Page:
Tuesday Oct 13 2009
Rocklin mulls online charter school petition
By: Jon Brines The Placer Herald Correspondent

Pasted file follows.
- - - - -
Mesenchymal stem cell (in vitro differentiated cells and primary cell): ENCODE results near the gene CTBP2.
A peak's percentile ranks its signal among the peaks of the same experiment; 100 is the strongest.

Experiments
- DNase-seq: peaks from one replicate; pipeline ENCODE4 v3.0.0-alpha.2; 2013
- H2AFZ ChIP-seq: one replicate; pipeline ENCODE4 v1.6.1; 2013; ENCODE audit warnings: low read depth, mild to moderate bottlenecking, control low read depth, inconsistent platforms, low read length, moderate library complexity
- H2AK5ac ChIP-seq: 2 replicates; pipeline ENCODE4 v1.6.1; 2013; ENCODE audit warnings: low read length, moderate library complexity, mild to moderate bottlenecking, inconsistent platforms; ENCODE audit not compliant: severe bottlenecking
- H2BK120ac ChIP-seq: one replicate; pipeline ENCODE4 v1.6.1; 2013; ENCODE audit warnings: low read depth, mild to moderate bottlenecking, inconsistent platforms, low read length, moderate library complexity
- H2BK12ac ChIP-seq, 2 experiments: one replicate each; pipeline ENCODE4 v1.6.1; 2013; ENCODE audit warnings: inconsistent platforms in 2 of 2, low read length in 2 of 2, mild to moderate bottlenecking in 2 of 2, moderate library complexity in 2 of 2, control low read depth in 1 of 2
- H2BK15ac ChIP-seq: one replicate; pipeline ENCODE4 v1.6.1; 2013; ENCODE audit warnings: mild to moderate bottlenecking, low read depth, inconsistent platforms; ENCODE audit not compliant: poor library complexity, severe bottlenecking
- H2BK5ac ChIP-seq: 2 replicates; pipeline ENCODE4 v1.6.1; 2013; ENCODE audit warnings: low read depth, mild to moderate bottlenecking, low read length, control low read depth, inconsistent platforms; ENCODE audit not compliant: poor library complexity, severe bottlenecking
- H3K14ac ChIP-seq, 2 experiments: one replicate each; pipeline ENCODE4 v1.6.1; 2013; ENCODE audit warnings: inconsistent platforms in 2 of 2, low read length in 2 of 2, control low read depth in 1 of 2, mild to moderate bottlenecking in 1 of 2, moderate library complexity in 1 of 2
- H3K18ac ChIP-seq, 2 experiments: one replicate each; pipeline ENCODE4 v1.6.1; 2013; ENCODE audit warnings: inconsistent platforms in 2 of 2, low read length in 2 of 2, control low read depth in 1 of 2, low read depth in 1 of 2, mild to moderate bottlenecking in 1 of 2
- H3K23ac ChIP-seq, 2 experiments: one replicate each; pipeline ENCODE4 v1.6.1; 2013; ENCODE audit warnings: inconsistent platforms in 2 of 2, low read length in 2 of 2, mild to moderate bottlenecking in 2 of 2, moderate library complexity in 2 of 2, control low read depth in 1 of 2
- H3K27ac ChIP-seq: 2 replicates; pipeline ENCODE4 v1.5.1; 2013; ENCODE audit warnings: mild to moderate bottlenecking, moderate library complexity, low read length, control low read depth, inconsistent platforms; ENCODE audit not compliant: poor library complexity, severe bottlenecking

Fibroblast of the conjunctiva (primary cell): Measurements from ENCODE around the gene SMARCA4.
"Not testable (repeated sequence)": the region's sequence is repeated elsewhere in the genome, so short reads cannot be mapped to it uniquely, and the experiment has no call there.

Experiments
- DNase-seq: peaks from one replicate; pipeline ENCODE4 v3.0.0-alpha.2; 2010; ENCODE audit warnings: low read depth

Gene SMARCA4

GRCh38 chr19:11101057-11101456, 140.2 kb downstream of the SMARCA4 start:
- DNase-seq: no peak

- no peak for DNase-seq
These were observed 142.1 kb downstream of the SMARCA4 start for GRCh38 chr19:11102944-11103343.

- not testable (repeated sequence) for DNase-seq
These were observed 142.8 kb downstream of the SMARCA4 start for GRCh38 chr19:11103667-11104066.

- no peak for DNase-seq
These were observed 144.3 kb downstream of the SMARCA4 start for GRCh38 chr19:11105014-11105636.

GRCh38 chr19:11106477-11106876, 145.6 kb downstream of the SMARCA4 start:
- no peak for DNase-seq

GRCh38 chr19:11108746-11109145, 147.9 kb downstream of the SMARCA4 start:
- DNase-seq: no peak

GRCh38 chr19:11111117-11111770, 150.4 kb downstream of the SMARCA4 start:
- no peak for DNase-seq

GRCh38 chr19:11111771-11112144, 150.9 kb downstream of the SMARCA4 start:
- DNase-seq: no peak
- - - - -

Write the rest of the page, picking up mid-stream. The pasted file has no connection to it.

The Rocklin Unified School District is now considering a petition from a Southern California nonprofit organization to operate an online K-12 charter school in Rocklin despite some resistance from board members and a lack of public comments at the school board meeting held last week. Charter School Development Systems in association with Global Tides Inc. uses online courses and follow-up appointments with locally employed teachers to teach students at home or with assistance from the school district. It’s designed to help students underserved by school districts including potential dropouts, special needs and English learners, according to charter documents. “It’s amazing,” said CSDS representative Blaise Subbiondo. “The mothers call me and the schools have tried everything with their kid and they can’t learn. Then they try our program and it works.” Former school board president and current member Steve Paul voiced his concern for the specialized education program during the Oct. 7 public hearing, which failed to solicit comments from the public or teachers. “I don’t see this as a target way to help kids,” Paul said. “It is just a way to get a charter school out there and run it. I don’t think we’re in the business to help write charter school petitions. We’re here to serve our students.” Board member Greg Daley said he would prefer the charter school take their petition to the county school board instead. Subbiondo said the school board’s lack of support has more to do with a larger problem. “They don’t know what I’m talking about,” Subbiondo said. “There is a huge disconnect in education. The teachers are book people and the students are computer people.“ Subbiondo said teachers need to embrace the video game generation by capitalizing on how they learn. “The students we’re trying to help are strong visual people,” Subbiondo said. “People who are dyslexic when they read on the computer it seems to minimize that problem.” Superintendent Kevin Brown voiced his doubts for success. “It seems a bit daunting and challenging,” Brown said. “How are children who have not been successful in a brick and mortar school, everyday with a teacher, suddenly somehow teach themselves with a computer what instructors couldn’t do?” Subbiondo said parents, the student and the school all sign a contract for success. “It’s the parents’ responsibility,” Subbiondo said. “You have to have a buy-in commitment.” Rocklin High School senior Brittany Klang attended the board meeting and was interested in the charter program. “I honestly don’t think Rocklin has prepared me for college,” Klang said. Klang’s sister attends, Rocklin Academy, a charter school located on the campus of RUSD’s Ruhkala Elementary. “Charter students have a better experience with learning,” Klang said. “I think my sister learns more than I’m learning at Rocklin High School. She has an advantage over me.” For Superintendent Brown another charter school in Rocklin represents a fiscal challenge the school system doesn’t need right now. “The charter receives the district’s revenue for each student they enroll,” Brown said. “Charter schools have a significant impact on district’s financial abilities to meet their expenses when they enroll students.” Subbiondo has a different opinion on the funding debate. “We’re targeting the students who are not attending RUSD,” he said. The four year derived dropout rate for Rocklin Unified for 2007-2008 was 3.7 percent, according to the California Department of Education. “Do you want them to wind up in prison?” Subbiondo asked. “Seventy percent of people in prison don’t have high school diplomas.” CSDS is applying for charters in 14 counties across the state. If RUSD approves their petition to operate the online charter school in Rocklin, it would also allow them to operate in the rest of Placer County and the surrounding counties. “The school board shouldn’t be denying the parents that opportunity,” Subbiondo said. “Parents should have that choice.” RUSD is in the process of gathering more information and will issue their findings and a recommendation to deny or approve the charter petition at the Nov. 4 board meeting. The public is allowed to comment.